Race 10 Day 3, Weds May 26th

I'm on mother watch again today and it's another scorcher. Shorts and bikini top are all I can bear to wear and still I'm bathed in sweat all day. Rich, one of the Hull Ambassadors is my co-mother. He can't sleep so gets up early to help with breakfast – a sign of his general willingness to get stuck in and participate in full, which I very much appreciate. The morning passes in a hot haze of tea and coffee making and a frantic search for beans – the key ingredient of lunch (Beans and Bread) which  appeared to be a very illusive ingredient.  Tom was extremely concerned as beans are pretty much his favourite boat meal (always cold though). In the end we pilfered some beans from a different day bag and made cheese sarnies (cheese out of a tin!) to go with them.
As there is very little wind in our sails at the moment, I'm hoping that lunch combined with dinner tonight (Vegetable Thai curry) might help to provide a little home-grown hot air if needed! At least the light winds make mothering much more bearable. We are not hugely heeled over and the boat isn't bouncing up and down. You learn to accept and appreciate small blessings when you get them!

During the day we move into 5th place but can see Cape Breton, once again on the horizon off our starboard side. Qingdao are over that way too – we just can't see them yet.

It's a very frustrating day for the crew on deck.  You can only move at the best pace the wind will allow, and for us this is painfully slow varying between 3 knots and 5 knots of boat speed.  However we are still nibbling miles off some of the other yachts and while we don't improve our position we are making some small gains on some of the other yachts.  During the day and the evening we have two separate incidents – both involving strops (loops of rope that are used to connect the spinnakers to the spinnaker poles). They both “blow out” (break with some force!) and we do quick emergency drops of the spinnaker. The second time this evening, Andy got his leg caught up in the spinnaker sheet as the strop blew. His leg was pulled with force against one of the stanchion posts along the edge of the boat. We thought briefly that we had another Piers broken leg syndrome, but we're now hoping it's just badly bruised.  I pulled his ear to see if it hurt (a Doctor Dudin method of telling if someone is ok or not) it didn't hurt so I believe he'll live!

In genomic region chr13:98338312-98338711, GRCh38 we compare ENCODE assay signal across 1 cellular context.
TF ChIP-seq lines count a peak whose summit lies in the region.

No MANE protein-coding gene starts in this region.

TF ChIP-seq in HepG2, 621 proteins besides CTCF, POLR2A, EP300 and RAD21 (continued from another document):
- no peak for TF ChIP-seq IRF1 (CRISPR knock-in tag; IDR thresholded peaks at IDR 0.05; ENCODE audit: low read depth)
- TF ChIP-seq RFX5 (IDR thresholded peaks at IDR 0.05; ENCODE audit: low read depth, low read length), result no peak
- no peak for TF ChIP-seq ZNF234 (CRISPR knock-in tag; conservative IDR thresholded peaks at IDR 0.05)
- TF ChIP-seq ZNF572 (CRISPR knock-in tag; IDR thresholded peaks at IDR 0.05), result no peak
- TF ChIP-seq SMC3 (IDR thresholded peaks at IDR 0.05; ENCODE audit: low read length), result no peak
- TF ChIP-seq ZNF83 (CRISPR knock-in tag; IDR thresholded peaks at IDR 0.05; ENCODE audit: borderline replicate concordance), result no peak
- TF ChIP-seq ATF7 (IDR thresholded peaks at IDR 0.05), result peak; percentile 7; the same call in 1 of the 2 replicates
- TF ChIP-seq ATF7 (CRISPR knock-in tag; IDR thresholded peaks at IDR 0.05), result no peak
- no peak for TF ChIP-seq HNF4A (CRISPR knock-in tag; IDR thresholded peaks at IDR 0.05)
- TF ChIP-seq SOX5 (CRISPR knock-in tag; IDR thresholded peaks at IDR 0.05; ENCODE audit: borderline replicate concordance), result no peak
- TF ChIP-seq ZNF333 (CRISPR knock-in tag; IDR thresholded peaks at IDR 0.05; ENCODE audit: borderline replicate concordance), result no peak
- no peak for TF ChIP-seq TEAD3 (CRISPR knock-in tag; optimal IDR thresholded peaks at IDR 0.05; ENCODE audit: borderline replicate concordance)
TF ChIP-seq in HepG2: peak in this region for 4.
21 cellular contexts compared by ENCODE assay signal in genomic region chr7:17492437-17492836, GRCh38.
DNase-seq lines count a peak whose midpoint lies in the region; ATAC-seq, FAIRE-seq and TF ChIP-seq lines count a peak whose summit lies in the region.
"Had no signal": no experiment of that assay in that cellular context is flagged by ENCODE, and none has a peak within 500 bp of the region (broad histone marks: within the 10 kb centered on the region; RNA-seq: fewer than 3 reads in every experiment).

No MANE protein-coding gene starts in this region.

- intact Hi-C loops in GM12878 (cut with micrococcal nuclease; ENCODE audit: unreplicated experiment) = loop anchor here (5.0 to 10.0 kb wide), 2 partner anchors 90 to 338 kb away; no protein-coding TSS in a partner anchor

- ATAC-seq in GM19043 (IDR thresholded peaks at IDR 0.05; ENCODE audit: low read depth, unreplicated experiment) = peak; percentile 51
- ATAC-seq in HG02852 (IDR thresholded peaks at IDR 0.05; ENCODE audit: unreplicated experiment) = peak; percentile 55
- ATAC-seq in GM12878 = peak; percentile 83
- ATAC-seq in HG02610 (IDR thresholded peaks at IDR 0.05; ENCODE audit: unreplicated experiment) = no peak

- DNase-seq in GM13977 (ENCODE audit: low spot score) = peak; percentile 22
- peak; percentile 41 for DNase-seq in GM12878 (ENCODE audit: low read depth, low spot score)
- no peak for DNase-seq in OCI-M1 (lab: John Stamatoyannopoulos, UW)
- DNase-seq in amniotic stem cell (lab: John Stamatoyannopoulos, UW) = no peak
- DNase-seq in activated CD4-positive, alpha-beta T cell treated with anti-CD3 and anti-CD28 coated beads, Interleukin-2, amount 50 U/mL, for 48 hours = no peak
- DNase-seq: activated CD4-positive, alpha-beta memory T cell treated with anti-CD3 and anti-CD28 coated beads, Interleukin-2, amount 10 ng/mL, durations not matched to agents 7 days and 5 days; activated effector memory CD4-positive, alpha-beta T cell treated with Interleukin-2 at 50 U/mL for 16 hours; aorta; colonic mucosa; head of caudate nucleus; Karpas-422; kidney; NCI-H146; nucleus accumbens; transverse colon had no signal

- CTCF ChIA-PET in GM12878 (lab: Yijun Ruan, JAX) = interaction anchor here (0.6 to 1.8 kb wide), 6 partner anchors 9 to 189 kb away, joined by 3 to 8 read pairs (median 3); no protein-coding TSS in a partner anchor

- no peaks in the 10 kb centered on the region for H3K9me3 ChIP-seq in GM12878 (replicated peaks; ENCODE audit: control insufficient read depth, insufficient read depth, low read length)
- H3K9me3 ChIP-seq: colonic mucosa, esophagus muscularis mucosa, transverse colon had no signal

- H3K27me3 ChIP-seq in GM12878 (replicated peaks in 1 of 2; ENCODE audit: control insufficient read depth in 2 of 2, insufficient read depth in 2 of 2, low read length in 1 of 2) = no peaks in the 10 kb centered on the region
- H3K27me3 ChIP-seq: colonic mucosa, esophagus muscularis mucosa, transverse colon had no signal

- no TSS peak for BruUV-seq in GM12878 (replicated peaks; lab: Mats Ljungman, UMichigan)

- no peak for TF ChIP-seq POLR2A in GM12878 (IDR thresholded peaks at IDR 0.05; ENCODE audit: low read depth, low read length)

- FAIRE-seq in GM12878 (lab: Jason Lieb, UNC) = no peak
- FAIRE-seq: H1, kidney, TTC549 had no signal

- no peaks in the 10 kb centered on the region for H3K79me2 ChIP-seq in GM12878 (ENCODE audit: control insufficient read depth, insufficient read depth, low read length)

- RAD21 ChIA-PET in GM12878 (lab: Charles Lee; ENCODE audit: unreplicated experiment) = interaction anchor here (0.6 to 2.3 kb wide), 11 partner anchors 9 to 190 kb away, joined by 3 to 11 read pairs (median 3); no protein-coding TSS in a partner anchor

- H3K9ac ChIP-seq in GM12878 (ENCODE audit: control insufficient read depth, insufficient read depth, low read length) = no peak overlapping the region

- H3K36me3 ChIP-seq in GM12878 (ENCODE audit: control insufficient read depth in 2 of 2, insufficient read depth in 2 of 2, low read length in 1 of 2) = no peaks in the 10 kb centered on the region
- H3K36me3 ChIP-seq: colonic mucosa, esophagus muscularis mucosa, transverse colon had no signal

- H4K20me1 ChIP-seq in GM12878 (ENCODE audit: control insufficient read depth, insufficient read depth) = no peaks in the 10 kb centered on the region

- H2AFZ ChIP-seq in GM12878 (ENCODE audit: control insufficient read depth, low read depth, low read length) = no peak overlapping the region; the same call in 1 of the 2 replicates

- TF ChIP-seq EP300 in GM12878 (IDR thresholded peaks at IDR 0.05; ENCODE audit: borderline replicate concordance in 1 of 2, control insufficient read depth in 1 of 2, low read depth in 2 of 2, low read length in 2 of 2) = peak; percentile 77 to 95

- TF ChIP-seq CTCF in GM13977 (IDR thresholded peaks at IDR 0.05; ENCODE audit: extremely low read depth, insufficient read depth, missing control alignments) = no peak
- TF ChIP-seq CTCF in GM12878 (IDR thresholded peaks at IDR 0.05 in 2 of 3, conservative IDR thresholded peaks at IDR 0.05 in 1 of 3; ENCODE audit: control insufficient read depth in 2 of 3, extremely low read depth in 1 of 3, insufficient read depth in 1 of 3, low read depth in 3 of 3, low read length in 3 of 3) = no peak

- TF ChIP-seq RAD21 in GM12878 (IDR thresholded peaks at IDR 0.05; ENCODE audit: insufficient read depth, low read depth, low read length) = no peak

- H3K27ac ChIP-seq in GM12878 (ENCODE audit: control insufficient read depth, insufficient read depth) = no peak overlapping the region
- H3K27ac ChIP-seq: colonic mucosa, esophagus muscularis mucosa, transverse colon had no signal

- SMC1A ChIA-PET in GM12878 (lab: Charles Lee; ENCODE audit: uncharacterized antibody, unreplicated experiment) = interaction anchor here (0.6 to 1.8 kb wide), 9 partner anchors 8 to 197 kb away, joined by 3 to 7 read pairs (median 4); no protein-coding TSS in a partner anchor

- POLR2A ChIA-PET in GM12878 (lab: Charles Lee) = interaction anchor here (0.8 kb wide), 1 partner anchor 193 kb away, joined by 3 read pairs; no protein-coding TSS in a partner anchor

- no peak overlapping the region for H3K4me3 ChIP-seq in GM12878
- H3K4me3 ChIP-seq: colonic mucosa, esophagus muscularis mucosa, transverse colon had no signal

Mother watch stretches late into the night as we were in the middle of clearing up supper when the last spinnaker incident happened. As soon as you hear a sound like that you know something isn't right and it's now an automatic reaction to reach for your life-jacket, get on deck asap and help sort the boat out. It's always 'the Boat comes First' as far as I'm concerned.

I emailed my boss at work today. Now we are on the last leg, the reality of having to go back to “normal life” is something I'm having to finally face up to.  I'm sure I'll slot straight back into it once home but at the moment the thought of returning to sitting behind a desk is something that feels quite alien to me.  It couldn't be further from my world of emergency spinnaker drops and making Orange cake from a vanilla sponge mix (with no egg or butter) and concentrated Tang (powdered Orange juice drink)!!!